Otago Polytechnic

4 MAY - 8 JUNE, 12.00 - 1.00PM, P152, LECTURE ROOM, DUNEDIN SCHOOL OF ART, RIEGO ST (off Albany St)

International and national speakers will present on a variety of topics in a weekly seminar series on Thursdays lunchtimes at Dunedin School of Art.
All events are held at 19 Riego Street Dunedin, Lecture Theatre P152, except where stated otherwise. Times are included with each event.
Note: All Thursday seminars are scheduled for 12-1pm. All listed events are open to the public – all welcome, no RSVP and no charge.
This program is supported by the Fred Staub Open Art.
In accordance with the Otago Polytechnic MoU with local Kai Tahu Runaka, we observe tikanga in our lecture and gallery spaces and thus request all attendees to refrain from eating and drinking during events (except water) and from sitting on tables, thank you.
All enquiries to leoni.schmidt@op.ac.nz except where otherwise indicated.

Thursday 4 May, 12.00 -1.00pm, P152
What is art? Why does it matter? Who defines a work of art? - WAYNE GILBERT
Wayne Gilbert is an ordinary artist in an extra-ordinary city full of great artists and art. He has an undergraduate degree from the University of Houston in Painting with a minor in Art History 1984. He has a Masters Degree from Rice University in Liberal Studies 2012. He was a founding member of the Rubber Group, along with Bill Hailey and Ramzy Telley in 1996 until 2004. Their multiple disciplined extravaganzas were bohemian rough and stayed well out of the mainstream.
Wayne has been a guest speaker at Bard College, Annandale on the Hudson, New York, Rutgers University, New Jersey, and Texas Tech, Lubbock, Texas. He has curated exhibitions, in Trujillo, Peru, Santiago, Cuba, Salwedel, Germany, Seattle ,Washington, Marfa, Texas, Arlington, Texas to name a few.
Thursday 11 May, 12.00 -1.00pm, P152
Painting to Think -  JENNA PACKER
Jenna Packer paints works which can look to be historical observations, but present alternative social and colonial narratives. She uses techniques drawn from watercolour and fresco traditions, referencing a type of historical genre painting. She thinks the disconnect between what we recognise as factual and familiar, and an alternate version, make it possible to confront preconceptions and assumptions, and pose new questions.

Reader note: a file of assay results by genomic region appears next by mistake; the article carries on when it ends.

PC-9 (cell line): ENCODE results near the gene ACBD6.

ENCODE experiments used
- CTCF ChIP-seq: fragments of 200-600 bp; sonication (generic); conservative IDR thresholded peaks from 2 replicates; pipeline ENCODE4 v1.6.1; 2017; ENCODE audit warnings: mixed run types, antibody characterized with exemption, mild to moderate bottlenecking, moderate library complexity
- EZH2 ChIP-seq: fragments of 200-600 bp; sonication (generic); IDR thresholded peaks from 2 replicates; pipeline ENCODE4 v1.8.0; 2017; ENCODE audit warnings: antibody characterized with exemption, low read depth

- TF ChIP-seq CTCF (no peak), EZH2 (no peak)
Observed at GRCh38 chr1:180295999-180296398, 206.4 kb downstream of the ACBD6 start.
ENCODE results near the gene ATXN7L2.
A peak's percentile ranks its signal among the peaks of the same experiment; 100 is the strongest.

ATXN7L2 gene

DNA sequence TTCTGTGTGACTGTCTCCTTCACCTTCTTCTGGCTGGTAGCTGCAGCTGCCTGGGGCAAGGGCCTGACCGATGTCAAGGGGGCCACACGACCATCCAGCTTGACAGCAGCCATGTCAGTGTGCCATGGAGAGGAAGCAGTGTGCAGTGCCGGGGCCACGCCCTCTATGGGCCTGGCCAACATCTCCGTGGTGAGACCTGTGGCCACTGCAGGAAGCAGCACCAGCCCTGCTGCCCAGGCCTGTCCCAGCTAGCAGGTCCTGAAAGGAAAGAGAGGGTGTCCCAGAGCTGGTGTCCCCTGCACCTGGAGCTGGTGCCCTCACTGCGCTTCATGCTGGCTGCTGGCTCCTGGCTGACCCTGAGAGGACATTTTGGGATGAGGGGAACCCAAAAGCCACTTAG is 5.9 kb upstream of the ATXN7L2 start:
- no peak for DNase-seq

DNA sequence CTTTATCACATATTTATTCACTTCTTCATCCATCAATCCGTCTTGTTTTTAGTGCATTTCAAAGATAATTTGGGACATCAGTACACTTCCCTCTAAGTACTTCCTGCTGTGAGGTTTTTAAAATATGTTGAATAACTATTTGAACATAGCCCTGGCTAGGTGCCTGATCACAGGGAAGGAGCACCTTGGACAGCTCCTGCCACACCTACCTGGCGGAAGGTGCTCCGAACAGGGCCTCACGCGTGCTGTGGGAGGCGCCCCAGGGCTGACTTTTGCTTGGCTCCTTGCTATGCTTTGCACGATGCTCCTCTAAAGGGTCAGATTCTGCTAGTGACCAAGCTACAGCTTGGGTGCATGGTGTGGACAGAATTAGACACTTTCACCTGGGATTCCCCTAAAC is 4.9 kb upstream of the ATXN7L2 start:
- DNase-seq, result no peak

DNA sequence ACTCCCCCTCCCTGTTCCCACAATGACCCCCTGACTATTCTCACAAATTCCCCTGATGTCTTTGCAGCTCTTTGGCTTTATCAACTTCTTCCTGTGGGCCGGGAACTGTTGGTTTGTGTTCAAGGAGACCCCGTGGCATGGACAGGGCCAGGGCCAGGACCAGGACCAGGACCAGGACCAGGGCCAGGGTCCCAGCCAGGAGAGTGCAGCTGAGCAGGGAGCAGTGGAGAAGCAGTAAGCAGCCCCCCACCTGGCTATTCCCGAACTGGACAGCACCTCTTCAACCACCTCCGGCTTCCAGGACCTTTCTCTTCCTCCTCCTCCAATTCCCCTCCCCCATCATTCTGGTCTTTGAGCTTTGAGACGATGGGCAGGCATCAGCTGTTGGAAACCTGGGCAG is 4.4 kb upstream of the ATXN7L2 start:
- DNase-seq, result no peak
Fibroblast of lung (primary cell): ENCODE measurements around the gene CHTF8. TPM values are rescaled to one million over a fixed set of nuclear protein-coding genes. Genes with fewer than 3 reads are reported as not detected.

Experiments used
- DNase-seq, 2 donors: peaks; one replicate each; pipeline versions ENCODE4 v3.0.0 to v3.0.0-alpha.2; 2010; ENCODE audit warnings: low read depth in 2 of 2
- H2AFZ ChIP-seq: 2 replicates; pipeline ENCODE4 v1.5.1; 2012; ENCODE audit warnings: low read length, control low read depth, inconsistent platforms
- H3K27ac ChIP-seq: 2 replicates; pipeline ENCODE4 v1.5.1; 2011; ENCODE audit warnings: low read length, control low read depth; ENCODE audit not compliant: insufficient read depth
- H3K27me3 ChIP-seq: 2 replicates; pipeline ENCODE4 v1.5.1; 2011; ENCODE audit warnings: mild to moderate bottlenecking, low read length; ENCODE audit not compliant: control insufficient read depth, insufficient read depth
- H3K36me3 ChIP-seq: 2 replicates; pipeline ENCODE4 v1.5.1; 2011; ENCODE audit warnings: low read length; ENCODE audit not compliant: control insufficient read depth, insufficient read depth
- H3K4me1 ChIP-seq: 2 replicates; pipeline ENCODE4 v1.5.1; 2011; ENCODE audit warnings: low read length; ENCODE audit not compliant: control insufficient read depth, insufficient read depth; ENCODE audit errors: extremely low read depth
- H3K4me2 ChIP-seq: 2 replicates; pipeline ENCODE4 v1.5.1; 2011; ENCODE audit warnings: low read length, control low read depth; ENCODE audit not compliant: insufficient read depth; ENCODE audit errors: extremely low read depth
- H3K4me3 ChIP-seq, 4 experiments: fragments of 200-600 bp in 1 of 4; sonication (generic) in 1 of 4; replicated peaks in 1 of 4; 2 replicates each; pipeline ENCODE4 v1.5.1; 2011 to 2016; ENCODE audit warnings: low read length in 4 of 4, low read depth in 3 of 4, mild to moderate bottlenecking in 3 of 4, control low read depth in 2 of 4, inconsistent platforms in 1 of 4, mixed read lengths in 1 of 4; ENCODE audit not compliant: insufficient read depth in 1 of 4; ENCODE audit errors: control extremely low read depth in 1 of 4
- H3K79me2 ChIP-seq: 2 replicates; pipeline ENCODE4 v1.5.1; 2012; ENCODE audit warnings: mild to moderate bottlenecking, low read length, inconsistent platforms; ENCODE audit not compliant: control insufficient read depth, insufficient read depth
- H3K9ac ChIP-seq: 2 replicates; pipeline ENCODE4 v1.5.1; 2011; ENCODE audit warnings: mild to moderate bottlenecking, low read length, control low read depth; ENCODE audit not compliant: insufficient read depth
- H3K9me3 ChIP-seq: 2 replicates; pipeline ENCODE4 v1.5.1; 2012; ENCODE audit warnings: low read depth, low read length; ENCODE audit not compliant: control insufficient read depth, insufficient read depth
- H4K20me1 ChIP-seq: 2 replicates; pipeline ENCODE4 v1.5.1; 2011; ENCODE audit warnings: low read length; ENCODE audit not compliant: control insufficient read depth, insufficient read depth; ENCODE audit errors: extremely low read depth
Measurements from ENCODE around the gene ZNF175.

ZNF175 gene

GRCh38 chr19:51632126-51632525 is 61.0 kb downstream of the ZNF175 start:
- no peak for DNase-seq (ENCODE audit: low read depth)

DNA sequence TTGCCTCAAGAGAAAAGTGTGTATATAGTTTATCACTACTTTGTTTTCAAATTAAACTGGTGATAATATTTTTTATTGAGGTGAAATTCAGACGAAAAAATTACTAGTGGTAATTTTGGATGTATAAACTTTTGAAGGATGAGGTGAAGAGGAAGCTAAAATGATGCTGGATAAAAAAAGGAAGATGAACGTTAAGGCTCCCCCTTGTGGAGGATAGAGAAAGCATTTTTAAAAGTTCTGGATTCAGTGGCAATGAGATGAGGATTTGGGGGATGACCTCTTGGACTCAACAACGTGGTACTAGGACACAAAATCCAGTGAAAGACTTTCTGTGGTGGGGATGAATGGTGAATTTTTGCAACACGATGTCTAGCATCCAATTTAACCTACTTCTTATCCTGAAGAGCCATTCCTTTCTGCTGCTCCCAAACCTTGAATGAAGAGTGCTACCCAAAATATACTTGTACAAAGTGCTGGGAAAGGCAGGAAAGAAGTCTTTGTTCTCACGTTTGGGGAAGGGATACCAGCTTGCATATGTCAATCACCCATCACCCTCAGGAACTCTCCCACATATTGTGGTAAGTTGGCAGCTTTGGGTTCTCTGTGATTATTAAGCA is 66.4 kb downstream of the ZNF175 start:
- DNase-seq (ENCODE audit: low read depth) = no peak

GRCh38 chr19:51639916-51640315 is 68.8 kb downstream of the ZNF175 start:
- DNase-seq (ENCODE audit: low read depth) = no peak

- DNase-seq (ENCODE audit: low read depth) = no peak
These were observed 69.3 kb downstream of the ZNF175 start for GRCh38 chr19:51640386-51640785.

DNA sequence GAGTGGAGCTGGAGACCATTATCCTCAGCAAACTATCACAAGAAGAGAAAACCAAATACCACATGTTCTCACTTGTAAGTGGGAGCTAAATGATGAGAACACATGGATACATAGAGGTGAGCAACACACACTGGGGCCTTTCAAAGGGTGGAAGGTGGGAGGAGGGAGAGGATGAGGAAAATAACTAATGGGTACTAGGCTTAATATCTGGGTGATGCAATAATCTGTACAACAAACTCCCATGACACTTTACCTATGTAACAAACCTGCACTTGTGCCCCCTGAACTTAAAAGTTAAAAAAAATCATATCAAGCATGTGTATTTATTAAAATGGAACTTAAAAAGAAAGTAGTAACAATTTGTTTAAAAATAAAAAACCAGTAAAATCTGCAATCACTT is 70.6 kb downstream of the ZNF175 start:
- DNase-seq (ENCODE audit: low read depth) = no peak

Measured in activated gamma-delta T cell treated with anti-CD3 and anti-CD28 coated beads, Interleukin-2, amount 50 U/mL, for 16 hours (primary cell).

After graduating from Ilam School of Art in 1988 with a Bachelor of Fine Arts, Jenna Packer went on to complete a Bachelor of Arts in History (First-Class Honours) at the University of Canterbury the following year. Through the 1990’s she continued her education with time spent at the Glasgow Print Workshop, Otago Polytechnic, The Slade School of Art (London) and La Rouelle Studio (France). A painter, printmaker and illustrator, Packer has been exhibiting her work since 1990 both within New Zealand and abroad.
Thursday 18 May, 12.00-1.00pm, P152
The Art of Politics - METIRIA TUREI
Olafur Eliasson in his 2016 article “Why Art has the Power to Change the World, wrote:
“I believe that one of the major responsibilities of artists — and the idea that artists have responsibilities may come as a surprise to some — is to help people not only get to know and understand something with their minds but also to feel it emotionally and physically. By doing this, art can mitigate the numbing effect created by the glut of information we are faced with today, and motivate people to turn thinking into doing.”
What if we replaced ‘artists’ with ‘politicians’?   How we would understand our political power?
And would we really, finally change the world?
Metiria Turei is the Co-leader of the Green Party Aotearoa New Zealand.
Thursday 25 May, 12.00 -1.00pm, P152
Reflected on Black Water: He waiata aroha - RACHAEL RAKENA
Rachael Rakena will discuss a series of works that make up the ‘verses’ of a visual love song. Celebrating the relationship between tūpuna and mokopuna, these works connect generations across black oceans of time and space, exploring the nuances of cosmology narratives, whakapapa and Pacific diaspora within her own whānau.
Rachael Rakena (Ngāi Tahu, Ngā Puhi) is a video artist who works, frequently in collaboration with others, to create richly-layered performative installations, videos and photographs. She has exhibited nationally and internationally including Sakahàn: International Indigenous Art, National Gallery of Canada; Haka Peepshow, The Octagon, Dunedin; Aniwaniwa, 52nd Biennale di Venezia, Venice; Pacific Styles, University of Cambridge Museum of Archaeology and Anthropology, UK;  Mo Tatou, Te Papa Tongarewa Museum of New Zealand.
Thursday 1 June, 12.00 -1.00pm, P152
Artist Residency in Vladivostok, Russia, 2016 - SCOTT EADY
In April 2016 Scott Eady received a surprise email awarding him the first Martin Tate Wallace Artist Residency in Vladivostok, Russia. On 1 July he bordered his flight to the city described as ‘exciting and exotic’. Eady will share some of his experiences including preparing work for an exhibition equipped with only a camera and pocket knife.
Scott Eady is a Senior Lecturer in the Dunedin School of Art and teaches in the sculpture studio. He exhibits regularly both nationally and internationally.
Thursday 8 June, 12.00 -1.00pm, P152

Expiry: 10 Jun 2017